How Stories Mislead Us
For the past few days I've been thinking out loud about the importance of narrative form to the mind—that way we have of being much more impressed by information in story form than in statistics or other raw data. Not everyone agrees with the advocates of "narrativity" that narrative is an essential defining feature of the human mind. But I think we can stipulate that story-telling dominates a lot of our conversations about what is real and what we ought to do about it. In this interesting talk a few months ago, the economist Tyler Cowen made the case that this penchant for narrative is an obstacle to thinking clearly and well about the pressing problems of the day.
Story-telling, Cowen notes, is the antithesis of scientific thinking. Stories, as all those how-to-write advice books keep telling you, are about individuals. Data denies this individuality. When an insurance company predicts that 400 people will die in traffic accidents over a holiday weekend, they're viewing all drivers as interchangeable: The same forces act on Joe as on Jane, causing a percentage of the total to die. The differences between Joe and Jane count for nothing in this analysis, which treats them, therefore, as if they were all exactly alike. The story of Joe's fatal accident, though, must treat him as if he is unique. It may do this very well, yielding an irresistible narrative of that makes us cringe at each sorry moment of lapsed judgment and overconfidence. Or it may do it dully, saying only that Joe drove away at 10:17 P.M. and crashed at 10:46. But it cannot escape being about Joe in particular.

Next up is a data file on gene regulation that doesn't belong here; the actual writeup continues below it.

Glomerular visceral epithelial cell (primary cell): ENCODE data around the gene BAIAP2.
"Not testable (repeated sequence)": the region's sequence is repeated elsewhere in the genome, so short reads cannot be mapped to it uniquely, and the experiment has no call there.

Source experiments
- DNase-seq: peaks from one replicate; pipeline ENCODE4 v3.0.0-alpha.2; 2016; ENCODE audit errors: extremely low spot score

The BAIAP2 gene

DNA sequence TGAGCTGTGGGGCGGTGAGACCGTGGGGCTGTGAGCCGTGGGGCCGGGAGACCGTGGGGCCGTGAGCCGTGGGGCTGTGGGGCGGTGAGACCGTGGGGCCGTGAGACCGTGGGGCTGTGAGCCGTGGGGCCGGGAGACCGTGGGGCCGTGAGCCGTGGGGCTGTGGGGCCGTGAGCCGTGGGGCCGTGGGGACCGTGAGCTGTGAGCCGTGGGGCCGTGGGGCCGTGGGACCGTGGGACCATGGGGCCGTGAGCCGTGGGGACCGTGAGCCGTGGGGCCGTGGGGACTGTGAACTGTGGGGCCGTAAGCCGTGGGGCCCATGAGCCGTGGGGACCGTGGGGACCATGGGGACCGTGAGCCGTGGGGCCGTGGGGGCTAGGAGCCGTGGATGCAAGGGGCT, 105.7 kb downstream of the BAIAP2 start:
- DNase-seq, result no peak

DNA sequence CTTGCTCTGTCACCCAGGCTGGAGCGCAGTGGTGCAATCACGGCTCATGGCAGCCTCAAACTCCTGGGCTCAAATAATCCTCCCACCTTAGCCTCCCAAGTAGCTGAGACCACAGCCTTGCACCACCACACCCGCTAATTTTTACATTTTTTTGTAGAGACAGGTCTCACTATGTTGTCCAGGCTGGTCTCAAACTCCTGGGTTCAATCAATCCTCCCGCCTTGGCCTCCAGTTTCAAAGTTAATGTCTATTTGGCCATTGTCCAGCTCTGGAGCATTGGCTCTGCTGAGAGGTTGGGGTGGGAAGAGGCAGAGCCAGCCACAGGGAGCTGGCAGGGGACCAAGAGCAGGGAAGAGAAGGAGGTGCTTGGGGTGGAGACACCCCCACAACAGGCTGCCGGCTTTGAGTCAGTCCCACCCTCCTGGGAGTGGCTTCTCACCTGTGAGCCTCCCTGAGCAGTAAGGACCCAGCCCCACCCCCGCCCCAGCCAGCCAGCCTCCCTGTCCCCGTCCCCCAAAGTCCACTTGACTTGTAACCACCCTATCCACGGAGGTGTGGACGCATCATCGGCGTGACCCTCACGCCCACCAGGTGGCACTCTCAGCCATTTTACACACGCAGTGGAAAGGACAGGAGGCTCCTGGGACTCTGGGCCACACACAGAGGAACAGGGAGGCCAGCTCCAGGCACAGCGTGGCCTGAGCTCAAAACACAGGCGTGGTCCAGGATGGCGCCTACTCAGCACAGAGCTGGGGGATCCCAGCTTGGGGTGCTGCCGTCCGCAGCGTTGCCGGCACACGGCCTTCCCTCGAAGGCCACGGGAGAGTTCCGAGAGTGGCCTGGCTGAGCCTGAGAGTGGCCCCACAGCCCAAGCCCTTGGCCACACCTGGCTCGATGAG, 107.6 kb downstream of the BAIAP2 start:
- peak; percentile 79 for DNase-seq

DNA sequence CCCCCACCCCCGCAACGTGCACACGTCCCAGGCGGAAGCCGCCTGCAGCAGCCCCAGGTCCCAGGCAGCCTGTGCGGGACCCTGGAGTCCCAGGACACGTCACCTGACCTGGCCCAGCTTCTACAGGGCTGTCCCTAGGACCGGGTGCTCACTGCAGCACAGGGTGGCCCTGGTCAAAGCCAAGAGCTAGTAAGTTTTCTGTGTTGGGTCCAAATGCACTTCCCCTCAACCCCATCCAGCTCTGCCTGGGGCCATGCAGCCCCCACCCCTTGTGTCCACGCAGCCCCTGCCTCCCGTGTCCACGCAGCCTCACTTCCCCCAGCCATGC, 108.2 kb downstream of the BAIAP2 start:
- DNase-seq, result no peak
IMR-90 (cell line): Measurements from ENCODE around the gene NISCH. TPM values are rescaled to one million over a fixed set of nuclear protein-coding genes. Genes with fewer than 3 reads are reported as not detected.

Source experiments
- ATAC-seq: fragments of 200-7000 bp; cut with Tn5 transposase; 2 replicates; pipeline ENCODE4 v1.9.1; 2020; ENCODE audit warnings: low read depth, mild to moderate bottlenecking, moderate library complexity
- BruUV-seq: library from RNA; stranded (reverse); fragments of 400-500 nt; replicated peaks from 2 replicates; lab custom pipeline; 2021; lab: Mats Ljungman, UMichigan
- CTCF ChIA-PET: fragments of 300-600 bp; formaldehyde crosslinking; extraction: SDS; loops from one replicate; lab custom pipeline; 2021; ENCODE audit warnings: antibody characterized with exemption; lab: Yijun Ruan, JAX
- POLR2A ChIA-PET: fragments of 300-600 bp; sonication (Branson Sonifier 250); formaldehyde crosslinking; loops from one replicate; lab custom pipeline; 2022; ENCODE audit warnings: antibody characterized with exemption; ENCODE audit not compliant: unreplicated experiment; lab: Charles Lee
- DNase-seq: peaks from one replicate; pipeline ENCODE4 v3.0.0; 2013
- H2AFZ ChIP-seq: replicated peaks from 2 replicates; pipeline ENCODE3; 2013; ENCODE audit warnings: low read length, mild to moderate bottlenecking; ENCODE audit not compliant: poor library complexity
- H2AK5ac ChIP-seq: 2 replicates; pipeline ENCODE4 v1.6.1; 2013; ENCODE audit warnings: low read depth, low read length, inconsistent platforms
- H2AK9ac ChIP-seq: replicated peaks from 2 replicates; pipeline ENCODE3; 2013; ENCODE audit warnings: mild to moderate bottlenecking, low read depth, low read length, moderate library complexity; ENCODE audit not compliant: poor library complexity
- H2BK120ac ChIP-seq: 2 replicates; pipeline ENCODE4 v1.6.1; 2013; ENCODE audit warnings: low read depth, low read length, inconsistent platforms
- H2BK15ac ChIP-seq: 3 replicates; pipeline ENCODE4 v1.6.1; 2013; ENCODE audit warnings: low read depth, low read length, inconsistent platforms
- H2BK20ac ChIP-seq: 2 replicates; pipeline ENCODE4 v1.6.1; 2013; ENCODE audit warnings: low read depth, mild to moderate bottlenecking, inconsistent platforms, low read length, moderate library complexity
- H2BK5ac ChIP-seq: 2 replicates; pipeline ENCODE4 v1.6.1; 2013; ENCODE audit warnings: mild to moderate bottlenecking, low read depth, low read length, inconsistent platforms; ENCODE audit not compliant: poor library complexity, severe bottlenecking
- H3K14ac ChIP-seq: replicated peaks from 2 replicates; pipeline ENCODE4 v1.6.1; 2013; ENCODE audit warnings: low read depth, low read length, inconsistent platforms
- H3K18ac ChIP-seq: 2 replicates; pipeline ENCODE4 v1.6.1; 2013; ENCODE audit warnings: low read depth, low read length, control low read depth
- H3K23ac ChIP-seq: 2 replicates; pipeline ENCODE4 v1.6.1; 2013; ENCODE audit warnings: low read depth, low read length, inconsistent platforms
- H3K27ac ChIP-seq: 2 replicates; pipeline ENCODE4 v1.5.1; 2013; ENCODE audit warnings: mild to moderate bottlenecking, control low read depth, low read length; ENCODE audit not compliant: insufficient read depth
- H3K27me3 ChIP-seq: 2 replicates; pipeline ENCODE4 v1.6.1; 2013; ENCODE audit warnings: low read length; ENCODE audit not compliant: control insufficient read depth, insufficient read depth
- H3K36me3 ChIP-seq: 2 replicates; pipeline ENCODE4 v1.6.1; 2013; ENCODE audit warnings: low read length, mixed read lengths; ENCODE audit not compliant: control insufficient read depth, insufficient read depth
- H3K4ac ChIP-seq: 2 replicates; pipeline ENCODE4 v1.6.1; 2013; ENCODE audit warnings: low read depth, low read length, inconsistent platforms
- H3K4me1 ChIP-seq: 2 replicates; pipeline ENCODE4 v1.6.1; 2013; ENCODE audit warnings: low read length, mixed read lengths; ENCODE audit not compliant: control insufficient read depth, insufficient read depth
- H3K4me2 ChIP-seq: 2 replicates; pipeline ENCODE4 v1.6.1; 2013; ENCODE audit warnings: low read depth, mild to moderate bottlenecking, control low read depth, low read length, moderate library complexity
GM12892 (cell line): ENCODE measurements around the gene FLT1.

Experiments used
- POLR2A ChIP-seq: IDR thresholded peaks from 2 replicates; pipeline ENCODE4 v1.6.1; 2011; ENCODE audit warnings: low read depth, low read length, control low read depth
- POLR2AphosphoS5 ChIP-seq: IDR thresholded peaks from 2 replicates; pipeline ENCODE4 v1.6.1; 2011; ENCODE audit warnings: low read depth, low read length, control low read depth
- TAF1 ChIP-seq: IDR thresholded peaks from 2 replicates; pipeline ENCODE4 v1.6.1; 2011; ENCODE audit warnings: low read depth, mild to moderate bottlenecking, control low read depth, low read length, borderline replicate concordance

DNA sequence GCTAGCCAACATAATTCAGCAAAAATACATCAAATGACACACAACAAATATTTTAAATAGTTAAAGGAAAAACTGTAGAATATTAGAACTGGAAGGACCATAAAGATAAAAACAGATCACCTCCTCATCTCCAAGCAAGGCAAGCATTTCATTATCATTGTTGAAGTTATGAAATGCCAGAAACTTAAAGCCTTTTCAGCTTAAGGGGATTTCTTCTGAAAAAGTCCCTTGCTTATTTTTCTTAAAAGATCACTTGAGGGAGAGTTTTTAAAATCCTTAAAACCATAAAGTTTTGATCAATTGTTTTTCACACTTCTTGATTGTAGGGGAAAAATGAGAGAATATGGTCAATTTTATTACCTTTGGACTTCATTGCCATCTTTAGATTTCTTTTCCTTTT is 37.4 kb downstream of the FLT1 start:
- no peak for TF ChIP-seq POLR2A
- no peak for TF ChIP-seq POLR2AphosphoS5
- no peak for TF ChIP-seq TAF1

By their nature, then, stories invite us to look for unique causes—aspects of Joe's character, unfortunate timings (going for a drink right after that break-up with Jane), tiny details (like the last drink he didn't want but his friend was buying). That's just the detail that is left out when we consider facts without narrative.
So science is a method for finding generalizations that can be used to explain what people-in-general experience, while narrative is a means of creating unique accounts of what I experienced, in all its fine-grained difference from what you did. Scientific reasoning and story-telling pull in opposite directions. This, as Cowen notes, creates a peculiar problem for those of us who create narratives about science. We're using stories to explain anti-story thinking.
Speaking of books about unconscious human biases, Cowen cleverly points this out: "The more of these books you read, you're learning about some of your biases, but you're making some of your other biases essentially worse," because the books themselves, chock full of good stories, feed your cognitive bias for narrative.